The joy of graduating from college can be short-lived once you open your inbox and find an email alerting you that the first payment for your student loans is due. And yes, four-plus years of tuition costs can add up to some big numbers, but if you set some reasonable goals and adjust your spending, you can take on those loans and still find ways to enjoy post-grad life.
Ducks in a Row
In between job hunting or during your first-week orientation, you should figure out a plan for repayment. Gather as much information about your living costs as you can. Pull the paperwork for your loans, rent/mortgage and utilities, insurance premiums (health, car, home) and other payments (vehicle, credit cards, etc.). If you’re unsure about how much you’re spending on things like entertainment and groceries, you’ll need to compile the data for those costs, too.
Lay it all out in a spreadsheet or use an app to give you a clear idea of what you can reasonably spend, save and afford. Once you have those ducks in a row, it’s time to dive in. Give yourself a jump-start by actively finding ways to cut costs.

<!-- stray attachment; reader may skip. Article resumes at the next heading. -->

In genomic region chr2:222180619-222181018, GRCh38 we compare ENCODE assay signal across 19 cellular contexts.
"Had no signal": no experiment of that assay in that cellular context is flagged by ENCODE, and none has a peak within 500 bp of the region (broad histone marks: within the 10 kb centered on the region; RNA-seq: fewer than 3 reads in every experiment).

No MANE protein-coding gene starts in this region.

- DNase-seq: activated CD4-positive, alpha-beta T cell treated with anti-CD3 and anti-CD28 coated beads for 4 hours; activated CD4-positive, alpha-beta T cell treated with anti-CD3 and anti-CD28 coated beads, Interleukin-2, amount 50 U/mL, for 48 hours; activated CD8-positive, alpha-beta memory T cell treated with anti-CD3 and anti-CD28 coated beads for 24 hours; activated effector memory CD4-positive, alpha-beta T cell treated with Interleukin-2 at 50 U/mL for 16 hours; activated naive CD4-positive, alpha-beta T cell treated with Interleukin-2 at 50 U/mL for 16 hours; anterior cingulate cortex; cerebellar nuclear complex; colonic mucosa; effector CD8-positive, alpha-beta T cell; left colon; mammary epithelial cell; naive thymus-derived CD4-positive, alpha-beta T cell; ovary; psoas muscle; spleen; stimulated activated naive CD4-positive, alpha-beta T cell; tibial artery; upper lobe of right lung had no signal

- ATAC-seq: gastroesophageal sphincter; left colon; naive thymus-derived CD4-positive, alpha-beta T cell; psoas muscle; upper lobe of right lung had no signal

Start, Snip & Sacrifice
Once you know how much money you’ll have coming and going each month, you’ll be ready to trim some of your expenses. This doesn’t mean living on ramen noodles or with six untidy roommates. Instead, you can:
- Cut the cable. Stream content through Netflix, Amazon Prime or Hulu and pick up a digital antenna for local channels. Don’t be afraid to haggle for the cost of your Internet connection, either.
- Dig it. Want organic veggies? Skip the fancy grocery stores and plant some seeds. If you don’t have the outdoor space, search for local food CSAs in your area.
- Hitch a ride. The daily commute can be expensive. Talk to your co-workers about a carpool or get in some free fitness by biking to and from your nine-to-five.
Once you start looking for ways to save yourself some money, you’ll likely start noticing opportunities everywhere. Further motivate yourself by making it a challenge to put an extra $25 or $50 toward each student loan payment you make. These amounts may seem small but they’ll make a big difference.
To pay off loans quickly, small sacrifices aren’t the only ones you’ll need to make. Look at jobs in smaller communities with a lower cost of living and keep your car as long as you can, even if it’s starting to look a little rusty. For some, the sacrifice isn’t objects, it’s time. A second, part-time job can help you make more than one payment a month.
Repaying your student loans may feel daunting but with some extra effort and a solid understanding of your budget, you can do it. After all, you got through finals week every semester, didn’t you?
How long did it take you to pay off your student loans? Have some tips to share? Tell us in the comment section.